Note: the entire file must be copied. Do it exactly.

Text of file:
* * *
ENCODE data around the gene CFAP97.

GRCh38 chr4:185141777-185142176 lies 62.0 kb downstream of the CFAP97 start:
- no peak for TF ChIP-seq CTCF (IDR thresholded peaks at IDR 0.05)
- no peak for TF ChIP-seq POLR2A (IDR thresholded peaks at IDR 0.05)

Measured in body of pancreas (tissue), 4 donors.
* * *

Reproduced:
ENCODE data around the gene CFAP97.

GRCh38 chr4:185141777-185142176 lies 62.0 kb downstream of the CFAP97 start:
- no peak for TF ChIP-seq CTCF (IDR thresholded peaks at IDR 0.05)
- no peak for TF ChIP-seq POLR2A (IDR thresholded peaks at IDR 0.05)

Measured in body of pancreas (tissue), 4 donors.